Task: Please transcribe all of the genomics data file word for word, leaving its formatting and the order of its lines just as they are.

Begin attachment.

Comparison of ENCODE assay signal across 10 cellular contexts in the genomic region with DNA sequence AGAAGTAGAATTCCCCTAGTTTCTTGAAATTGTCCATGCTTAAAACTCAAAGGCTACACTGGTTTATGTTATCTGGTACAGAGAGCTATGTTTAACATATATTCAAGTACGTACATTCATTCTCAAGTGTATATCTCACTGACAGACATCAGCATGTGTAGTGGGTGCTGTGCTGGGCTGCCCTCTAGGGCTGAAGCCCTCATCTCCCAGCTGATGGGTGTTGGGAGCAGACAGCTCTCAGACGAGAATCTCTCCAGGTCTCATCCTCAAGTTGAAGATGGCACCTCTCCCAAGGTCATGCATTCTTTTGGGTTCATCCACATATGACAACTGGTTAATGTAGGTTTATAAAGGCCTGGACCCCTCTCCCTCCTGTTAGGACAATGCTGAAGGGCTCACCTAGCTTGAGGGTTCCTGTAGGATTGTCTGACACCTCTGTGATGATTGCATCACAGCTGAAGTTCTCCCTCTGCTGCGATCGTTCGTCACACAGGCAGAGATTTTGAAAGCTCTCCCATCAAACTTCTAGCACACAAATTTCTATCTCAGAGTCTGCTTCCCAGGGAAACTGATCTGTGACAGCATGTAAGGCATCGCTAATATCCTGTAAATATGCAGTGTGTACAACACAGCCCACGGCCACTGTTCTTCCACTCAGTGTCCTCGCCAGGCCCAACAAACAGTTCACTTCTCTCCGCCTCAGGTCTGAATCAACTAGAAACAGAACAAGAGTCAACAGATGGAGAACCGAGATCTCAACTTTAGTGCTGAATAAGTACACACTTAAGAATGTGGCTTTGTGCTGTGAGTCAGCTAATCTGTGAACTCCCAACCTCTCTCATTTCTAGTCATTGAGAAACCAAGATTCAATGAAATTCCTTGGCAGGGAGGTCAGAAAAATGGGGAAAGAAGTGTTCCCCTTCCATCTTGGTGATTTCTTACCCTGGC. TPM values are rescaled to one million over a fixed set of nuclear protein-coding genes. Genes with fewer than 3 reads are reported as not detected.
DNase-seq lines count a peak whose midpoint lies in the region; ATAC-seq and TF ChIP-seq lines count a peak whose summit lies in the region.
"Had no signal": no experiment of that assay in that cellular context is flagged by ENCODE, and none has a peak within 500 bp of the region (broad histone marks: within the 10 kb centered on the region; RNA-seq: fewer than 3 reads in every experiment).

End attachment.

Comparison of ENCODE assay signal across 10 cellular contexts in the genomic region with DNA sequence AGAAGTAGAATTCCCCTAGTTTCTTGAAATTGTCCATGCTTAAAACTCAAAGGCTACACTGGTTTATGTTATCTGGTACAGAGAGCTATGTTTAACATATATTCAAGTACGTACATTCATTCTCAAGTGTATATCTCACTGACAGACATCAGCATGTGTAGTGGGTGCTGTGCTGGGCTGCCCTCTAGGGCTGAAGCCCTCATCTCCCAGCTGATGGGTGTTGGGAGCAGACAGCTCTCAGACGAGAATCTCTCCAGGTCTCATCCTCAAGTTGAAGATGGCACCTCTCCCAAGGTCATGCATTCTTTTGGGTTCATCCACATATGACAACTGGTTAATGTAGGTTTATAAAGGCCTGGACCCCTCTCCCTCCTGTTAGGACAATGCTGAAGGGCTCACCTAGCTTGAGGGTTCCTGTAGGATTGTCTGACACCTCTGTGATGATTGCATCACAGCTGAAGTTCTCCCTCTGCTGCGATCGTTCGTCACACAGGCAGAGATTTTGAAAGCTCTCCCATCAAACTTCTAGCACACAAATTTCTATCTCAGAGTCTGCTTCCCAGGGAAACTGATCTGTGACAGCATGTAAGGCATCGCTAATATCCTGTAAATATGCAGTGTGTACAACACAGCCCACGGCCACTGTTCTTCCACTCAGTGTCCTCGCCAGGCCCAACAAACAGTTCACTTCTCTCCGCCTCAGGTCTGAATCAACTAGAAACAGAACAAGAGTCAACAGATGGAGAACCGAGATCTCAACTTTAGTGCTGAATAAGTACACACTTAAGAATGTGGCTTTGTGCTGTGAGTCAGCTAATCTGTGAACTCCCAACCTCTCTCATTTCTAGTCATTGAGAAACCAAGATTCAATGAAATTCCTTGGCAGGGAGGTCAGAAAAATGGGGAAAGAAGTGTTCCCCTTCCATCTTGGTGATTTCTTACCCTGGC. TPM values are rescaled to one million over a fixed set of nuclear protein-coding genes. Genes with fewer than 3 reads are reported as not detected.
DNase-seq lines count a peak whose midpoint lies in the region; ATAC-seq and TF ChIP-seq lines count a peak whose summit lies in the region.
"Had no signal": no experiment of that assay in that cellular context is flagged by ENCODE, and none has a peak within 500 bp of the region (broad histone marks: within the 10 kb centered on the region; RNA-seq: fewer than 3 reads in every experiment).